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Obama's Mumbai visit: The big picture

Last updated on: November 6, 2010 20:51 IST

Obama's Mumbai visit: The big picture

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Corporate leaders at Saturday's business conclave featuring President Barack Obama reached consensus that transfer of technology, market access, and resisting protectionism must be central to stimulating growth, creating jobs, and spurring two-way opportunity.

"The U.S.-India commercial relationship has achieved a level of depth and maturity where we stand together to create a "win-win" opportunity for both countries," said Ron Somers, President of the U.S.-India Business Council (USIBC).

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Image: Ron Somers, President of the U.S.-India Business Council.

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Mukesh Ambani, chairman and CEO of Reliance Industries, India's largest private sector company, described how his recent $1 billion-plus investment in Pennsylvania's Atlas Energy, which has pioneered shale gas extraction in the United States, will 'grow' American jobs and enhance America's energy security while providing access to these same technologies to explore much-needed gas supplies in India.

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Image: Mukesh Ambani.

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GE's cairman and CEO, Jeff Immelt , described India not only as a vast market for America's high-end manufactured products-like locomotives, aircraft, combined cycle gas turbines, and jet engines- products America still excels at manufacturing, but India is also now a vital link in the global supply chain of many world-class companies.

GE has been on the ground in India for over a century.

It sells American-made products into India as well as develops sophisticated equipment in places like Hyderabad and Bengaluru.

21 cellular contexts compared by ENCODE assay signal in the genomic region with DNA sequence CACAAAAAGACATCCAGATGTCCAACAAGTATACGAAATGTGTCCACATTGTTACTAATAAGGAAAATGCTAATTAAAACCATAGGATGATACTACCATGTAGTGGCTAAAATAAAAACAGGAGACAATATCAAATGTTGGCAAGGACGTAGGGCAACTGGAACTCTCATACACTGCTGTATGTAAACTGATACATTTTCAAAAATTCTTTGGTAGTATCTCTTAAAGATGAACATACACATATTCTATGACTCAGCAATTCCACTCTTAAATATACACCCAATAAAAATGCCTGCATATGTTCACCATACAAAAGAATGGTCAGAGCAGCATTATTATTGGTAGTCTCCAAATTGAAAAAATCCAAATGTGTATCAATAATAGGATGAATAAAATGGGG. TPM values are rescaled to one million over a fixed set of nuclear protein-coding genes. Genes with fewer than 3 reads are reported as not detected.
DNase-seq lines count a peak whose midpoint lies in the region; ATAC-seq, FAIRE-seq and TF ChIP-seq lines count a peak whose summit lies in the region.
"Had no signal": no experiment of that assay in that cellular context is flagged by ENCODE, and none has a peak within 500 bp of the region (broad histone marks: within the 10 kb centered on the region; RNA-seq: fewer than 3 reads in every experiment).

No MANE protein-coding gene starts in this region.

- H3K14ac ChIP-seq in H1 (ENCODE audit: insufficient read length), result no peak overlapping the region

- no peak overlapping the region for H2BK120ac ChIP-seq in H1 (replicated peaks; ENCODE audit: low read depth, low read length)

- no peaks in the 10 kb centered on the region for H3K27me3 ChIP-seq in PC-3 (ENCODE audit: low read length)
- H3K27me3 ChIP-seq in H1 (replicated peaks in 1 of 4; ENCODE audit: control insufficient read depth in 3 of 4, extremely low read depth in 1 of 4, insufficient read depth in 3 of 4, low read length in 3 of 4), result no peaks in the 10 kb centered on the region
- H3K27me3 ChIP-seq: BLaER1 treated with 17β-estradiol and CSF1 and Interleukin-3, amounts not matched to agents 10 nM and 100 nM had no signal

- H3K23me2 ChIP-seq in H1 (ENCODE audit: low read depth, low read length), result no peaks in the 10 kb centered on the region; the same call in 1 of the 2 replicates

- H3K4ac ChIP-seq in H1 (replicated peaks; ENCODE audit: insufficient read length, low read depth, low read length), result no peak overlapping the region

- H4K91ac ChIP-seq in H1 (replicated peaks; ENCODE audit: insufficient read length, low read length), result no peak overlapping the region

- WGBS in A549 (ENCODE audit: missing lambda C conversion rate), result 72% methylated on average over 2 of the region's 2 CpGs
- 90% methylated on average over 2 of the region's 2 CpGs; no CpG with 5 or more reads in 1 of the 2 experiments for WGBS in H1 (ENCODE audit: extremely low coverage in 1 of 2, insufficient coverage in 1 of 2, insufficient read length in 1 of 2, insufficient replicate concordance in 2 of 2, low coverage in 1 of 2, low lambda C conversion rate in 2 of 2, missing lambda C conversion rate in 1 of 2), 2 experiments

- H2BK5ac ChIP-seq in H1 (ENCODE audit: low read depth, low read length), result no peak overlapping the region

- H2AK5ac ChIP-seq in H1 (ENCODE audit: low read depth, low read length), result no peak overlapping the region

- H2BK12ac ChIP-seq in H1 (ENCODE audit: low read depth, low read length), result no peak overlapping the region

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Image: GE's Chairman and CEO, Jeff Immelt.

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Anand Mahindra echoed the benefits of the two-way street connecting the US and Indian economies, whose tractor business in America is investing in technologies that are creating American jobs while enabling Mahindra and Mahindra to increase its capacities to satisfy demand in India and around the globe.

The result is a net gain of jobs being generated for both sides.

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Image: Anand Mahindra.
Photographs: Reuters
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Louis Chenevert , chairman and CEO of United Technologies Corporation, whose storied brands include Carrier, Pratt & Whitney, Otis Elevators, and Sikorsky helicopters, spoke to UTC's ability to remain competitive by integrating India into the company's global value chain.

"Net/net," USIBC noted, "the next chapter in US-India commercial ties is about collaboration and integration, presenting comparative advantages so US and Indian companies can remain globally competitive."

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Image: Louis Chenevert , chairman and CEO of United Technologies Corporation.
Photographs: Reuters
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Global players PepsiCo, Honeywell, Bharti Enterprises, and India's largest housing lender, HDFC, suggested that consolidating and sustaining this remarkable growth story will require attention to implementation.

Building human resource capacities, having the benefits of prosperity reach all levels of society, connecting rural India to opportunity, while protecting the environment-these are all areas requiring utmost priority.

"Without inclusive growth-reaching all segments of society in both India and the United States-the message about globalisation and its benefits will continue to be a difficult case to make. No longer is it sufficient to rely on governments to articulate the benefits of globalization; companies must consciously reach out to their markets to ensure inclusivity as core to development," USIBC said.

Access to basic education is just one example where vast improvements are urgently needed.

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PepsiCo's Indra Nooyi is passionate on this point.  Both countries highly value education, yet providing access to basic education continues to present challenges.

Preparing the global workforce of tomorrow is a daunting task that will require support from the business community.

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Image: Indra Nooyi.
Photographs: Reuters